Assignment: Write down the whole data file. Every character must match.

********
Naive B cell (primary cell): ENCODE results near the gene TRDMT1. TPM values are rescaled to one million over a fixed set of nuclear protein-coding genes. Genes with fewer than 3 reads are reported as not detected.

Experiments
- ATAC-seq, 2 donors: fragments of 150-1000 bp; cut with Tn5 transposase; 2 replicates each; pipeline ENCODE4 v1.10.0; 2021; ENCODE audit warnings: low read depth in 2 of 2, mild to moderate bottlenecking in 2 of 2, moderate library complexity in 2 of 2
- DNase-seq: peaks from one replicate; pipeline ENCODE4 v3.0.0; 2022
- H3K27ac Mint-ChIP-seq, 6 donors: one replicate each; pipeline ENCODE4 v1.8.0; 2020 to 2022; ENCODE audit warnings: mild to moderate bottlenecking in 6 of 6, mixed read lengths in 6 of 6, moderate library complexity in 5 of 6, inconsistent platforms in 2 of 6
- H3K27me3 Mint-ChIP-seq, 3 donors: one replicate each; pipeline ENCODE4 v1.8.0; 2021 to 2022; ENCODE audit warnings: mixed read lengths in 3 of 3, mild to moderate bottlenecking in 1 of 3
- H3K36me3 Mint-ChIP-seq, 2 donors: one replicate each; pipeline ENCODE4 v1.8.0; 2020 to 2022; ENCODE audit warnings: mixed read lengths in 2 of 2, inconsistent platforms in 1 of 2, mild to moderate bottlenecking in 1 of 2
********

Naive B cell (primary cell): ENCODE results near the gene TRDMT1. TPM values are rescaled to one million over a fixed set of nuclear protein-coding genes. Genes with fewer than 3 reads are reported as not detected.

Experiments
- ATAC-seq, 2 donors: fragments of 150-1000 bp; cut with Tn5 transposase; 2 replicates each; pipeline ENCODE4 v1.10.0; 2021; ENCODE audit warnings: low read depth in 2 of 2, mild to moderate bottlenecking in 2 of 2, moderate library complexity in 2 of 2
- DNase-seq: peaks from one replicate; pipeline ENCODE4 v3.0.0; 2022
- H3K27ac Mint-ChIP-seq, 6 donors: one replicate each; pipeline ENCODE4 v1.8.0; 2020 to 2022; ENCODE audit warnings: mild to moderate bottlenecking in 6 of 6, mixed read lengths in 6 of 6, moderate library complexity in 5 of 6, inconsistent platforms in 2 of 6
- H3K27me3 Mint-ChIP-seq, 3 donors: one replicate each; pipeline ENCODE4 v1.8.0; 2021 to 2022; ENCODE audit warnings: mixed read lengths in 3 of 3, mild to moderate bottlenecking in 1 of 3
- H3K36me3 Mint-ChIP-seq, 2 donors: one replicate each; pipeline ENCODE4 v1.8.0; 2020 to 2022; ENCODE audit warnings: mixed read lengths in 2 of 2, inconsistent platforms in 1 of 2, mild to moderate bottlenecking in 1 of 2